Backing down under the threat of such self-sacrifice, the Talosians rethink this species' suitability for breeding, and decide it would be pointless to try.
Pike asks if mutual understanding or trade might not accomplish the restoration of the planet for the Talosians but is told that Humans would learn the Talosians' power of illusion and destroy themselves just as the Talosians had.
Pike and crew are free to go, but Vina, despite her attraction to Pike, says she cannot go with them. After the others transport aboard, the Talosians show Pike Vina's true appearance - underneath the Talosian illusions, she is badly deformed from the crash of the Columbia.
The Talosians agree to take care of Vina and provide her with endless illusionary worlds, and an illusionary Pike to keep her company.
Ignoring the many gaping plot holes for a moment, this episode, the first in a multi-decade series that returns again and again to the issues that surround VR and AR, gets off on the right foot.
The entire plot revolves around the Talosian's ability to create any kind of virtual reality, and implant it into the mind of the participant directly. This is not science fiction, this is BMI, or Brain Machine Interface - hooking a virtual reality engine directly to the mind, bypassing physical senses and muscle actuators.
In our world, the technology is still very much in its infancy.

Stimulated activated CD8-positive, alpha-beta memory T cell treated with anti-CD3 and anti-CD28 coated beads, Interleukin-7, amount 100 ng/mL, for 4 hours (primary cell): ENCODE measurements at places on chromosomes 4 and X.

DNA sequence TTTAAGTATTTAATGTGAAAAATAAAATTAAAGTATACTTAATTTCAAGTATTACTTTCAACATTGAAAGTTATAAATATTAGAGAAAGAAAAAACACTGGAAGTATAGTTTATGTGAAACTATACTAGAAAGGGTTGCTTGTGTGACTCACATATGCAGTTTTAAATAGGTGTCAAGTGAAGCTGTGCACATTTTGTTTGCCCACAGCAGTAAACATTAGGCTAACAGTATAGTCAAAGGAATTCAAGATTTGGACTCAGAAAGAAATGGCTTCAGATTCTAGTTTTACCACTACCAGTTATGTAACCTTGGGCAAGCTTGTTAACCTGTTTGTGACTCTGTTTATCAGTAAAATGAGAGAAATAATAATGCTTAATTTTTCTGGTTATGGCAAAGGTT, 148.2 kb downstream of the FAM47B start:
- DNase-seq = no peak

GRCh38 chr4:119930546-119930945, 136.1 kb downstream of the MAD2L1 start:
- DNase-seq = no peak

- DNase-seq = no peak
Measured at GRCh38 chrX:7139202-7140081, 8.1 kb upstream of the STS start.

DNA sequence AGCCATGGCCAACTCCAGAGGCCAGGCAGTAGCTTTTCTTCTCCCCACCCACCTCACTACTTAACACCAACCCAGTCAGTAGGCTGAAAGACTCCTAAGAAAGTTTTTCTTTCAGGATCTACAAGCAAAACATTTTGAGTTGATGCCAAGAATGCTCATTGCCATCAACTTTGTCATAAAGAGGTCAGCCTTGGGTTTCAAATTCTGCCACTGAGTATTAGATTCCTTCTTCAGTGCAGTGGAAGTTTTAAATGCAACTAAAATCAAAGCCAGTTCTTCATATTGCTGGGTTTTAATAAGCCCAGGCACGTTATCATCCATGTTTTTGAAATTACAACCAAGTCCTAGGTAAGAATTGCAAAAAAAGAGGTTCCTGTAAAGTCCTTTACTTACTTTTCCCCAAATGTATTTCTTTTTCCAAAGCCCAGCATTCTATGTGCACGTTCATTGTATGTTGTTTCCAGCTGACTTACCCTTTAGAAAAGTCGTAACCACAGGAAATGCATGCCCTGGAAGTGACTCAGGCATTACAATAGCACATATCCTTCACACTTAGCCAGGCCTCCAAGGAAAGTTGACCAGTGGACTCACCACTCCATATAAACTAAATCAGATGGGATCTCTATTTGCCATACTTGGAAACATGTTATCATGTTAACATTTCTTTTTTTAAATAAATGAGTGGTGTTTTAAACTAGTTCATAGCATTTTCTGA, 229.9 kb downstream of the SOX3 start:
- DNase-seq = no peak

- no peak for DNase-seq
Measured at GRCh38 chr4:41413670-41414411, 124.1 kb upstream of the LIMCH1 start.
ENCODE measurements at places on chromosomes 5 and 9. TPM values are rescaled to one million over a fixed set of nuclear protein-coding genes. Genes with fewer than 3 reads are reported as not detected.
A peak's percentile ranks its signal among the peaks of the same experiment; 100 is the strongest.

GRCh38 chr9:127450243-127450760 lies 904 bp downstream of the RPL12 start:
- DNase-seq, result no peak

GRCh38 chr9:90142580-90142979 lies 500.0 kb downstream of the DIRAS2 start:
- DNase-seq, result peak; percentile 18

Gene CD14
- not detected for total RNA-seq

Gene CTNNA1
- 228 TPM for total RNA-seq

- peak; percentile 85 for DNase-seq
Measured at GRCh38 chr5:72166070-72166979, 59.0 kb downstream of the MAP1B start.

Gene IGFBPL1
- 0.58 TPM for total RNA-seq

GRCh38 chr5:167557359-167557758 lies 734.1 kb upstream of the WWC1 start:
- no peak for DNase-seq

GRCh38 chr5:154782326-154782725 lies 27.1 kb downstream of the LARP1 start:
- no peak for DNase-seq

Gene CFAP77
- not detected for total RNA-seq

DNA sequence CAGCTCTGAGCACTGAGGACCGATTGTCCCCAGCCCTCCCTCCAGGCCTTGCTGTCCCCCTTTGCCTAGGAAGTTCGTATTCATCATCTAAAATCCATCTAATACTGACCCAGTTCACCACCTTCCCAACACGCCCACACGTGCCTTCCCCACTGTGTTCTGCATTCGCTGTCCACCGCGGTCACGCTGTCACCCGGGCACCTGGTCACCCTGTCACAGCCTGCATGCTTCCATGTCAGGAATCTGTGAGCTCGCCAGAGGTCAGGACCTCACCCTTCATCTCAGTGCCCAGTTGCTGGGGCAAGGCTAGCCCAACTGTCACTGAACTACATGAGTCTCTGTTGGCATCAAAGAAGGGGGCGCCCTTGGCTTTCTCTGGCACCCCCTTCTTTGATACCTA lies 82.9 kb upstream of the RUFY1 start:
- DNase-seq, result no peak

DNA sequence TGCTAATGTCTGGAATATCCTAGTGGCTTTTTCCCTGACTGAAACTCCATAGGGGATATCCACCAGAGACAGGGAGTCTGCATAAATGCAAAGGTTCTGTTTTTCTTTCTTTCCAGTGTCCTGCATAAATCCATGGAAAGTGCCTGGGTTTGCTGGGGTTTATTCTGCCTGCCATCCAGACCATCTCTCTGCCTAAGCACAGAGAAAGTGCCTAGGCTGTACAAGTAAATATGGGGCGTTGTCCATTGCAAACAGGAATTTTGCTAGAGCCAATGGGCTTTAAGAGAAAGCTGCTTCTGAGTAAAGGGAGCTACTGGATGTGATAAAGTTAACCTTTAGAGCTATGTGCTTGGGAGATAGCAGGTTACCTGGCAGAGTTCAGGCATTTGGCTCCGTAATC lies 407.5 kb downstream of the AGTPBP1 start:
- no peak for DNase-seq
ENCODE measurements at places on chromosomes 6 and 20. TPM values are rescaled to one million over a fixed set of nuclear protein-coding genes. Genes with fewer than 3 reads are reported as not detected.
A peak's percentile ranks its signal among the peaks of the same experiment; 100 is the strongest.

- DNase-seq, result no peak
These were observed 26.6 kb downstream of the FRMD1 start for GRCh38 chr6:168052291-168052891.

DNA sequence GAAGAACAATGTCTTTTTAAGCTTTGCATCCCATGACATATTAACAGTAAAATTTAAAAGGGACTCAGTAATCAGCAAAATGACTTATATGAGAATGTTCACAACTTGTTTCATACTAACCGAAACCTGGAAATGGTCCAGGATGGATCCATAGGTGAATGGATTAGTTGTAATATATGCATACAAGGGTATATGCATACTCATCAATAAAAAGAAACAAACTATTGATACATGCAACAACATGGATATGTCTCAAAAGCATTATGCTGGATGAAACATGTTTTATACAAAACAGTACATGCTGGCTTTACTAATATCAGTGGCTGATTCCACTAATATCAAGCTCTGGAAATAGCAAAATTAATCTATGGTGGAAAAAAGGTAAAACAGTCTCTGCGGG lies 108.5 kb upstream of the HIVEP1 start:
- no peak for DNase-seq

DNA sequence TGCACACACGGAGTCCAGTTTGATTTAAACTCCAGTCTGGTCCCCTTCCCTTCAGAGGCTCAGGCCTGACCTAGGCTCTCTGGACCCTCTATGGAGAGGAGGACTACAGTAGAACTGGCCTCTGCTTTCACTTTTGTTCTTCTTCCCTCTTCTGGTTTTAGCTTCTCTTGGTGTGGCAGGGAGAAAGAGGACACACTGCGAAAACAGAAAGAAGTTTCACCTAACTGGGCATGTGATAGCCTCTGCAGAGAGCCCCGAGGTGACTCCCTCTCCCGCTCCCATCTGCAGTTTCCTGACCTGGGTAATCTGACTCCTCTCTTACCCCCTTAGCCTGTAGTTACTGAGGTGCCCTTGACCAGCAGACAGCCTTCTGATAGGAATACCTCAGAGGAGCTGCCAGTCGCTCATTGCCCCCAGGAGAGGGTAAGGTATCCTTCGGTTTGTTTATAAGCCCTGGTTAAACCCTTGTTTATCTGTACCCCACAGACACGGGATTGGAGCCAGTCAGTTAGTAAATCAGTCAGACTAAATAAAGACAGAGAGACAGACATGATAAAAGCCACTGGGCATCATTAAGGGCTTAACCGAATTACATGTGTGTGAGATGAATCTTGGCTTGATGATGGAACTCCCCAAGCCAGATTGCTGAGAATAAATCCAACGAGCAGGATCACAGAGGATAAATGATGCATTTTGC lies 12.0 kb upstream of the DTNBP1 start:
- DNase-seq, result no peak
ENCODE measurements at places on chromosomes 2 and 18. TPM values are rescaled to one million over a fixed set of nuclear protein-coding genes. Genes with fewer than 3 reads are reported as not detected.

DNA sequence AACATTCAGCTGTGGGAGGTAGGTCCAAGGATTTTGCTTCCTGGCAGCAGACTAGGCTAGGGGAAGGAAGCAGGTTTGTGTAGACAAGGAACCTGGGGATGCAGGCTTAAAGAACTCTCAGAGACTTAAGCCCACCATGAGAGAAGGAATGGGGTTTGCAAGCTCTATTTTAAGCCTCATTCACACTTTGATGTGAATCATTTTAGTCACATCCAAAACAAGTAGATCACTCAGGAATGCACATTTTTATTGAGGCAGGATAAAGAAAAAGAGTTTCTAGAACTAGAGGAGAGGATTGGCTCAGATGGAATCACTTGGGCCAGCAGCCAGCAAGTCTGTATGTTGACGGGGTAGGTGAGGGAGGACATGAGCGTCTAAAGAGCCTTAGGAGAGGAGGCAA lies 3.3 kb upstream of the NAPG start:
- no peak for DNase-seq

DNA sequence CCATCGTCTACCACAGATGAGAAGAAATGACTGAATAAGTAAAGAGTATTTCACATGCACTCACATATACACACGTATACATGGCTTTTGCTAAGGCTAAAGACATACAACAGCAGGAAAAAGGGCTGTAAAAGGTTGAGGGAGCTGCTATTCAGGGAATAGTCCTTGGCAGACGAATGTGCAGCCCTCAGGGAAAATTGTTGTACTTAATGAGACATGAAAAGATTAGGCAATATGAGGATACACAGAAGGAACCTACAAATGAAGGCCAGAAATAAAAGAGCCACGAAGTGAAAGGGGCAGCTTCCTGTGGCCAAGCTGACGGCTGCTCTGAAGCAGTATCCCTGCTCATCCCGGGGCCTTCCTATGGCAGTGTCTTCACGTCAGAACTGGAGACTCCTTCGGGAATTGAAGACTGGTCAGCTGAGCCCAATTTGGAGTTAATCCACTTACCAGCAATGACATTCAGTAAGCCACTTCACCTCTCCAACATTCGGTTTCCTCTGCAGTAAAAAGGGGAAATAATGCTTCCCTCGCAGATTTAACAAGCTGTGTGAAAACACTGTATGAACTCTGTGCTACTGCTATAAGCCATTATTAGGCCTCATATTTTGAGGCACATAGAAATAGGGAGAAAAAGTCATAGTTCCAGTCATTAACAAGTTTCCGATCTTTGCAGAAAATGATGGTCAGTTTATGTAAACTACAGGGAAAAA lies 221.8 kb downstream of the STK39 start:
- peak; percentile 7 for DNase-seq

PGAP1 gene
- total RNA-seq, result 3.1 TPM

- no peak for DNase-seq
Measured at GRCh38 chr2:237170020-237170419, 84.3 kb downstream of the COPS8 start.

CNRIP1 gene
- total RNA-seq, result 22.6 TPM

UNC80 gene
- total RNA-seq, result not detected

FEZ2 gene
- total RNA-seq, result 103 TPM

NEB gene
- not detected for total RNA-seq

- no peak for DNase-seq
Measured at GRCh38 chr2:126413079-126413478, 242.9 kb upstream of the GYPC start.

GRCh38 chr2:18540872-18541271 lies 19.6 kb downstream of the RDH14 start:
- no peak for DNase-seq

However, if you look at it logically, there is no scientific fallacy here: If you bypass the senses of sight, sound, taste, touch, smell, proprioception, and balance, we have no other sensory inputs from the outside world, so the data being fed in, shapes our world in its entirety.
If you then go a stage further, and block muscle activation, by first reading, then blocking commands sent from the brain to voluntary muscles only, you effectively paralyse the body. The brain still thinks everything is moving as it should, as the commands to move muscles are read, understood, and then the proprioception and other sensory inputs adjusted accordingly in the feedback stream. In other words, go to lift your hand, the signal is sent to your hand muscles, read by machine, blocked from completing the journey, and your hand never moves. However, in the VR, you see and feel your hand move as you told it to, because that is what the simulation recreates.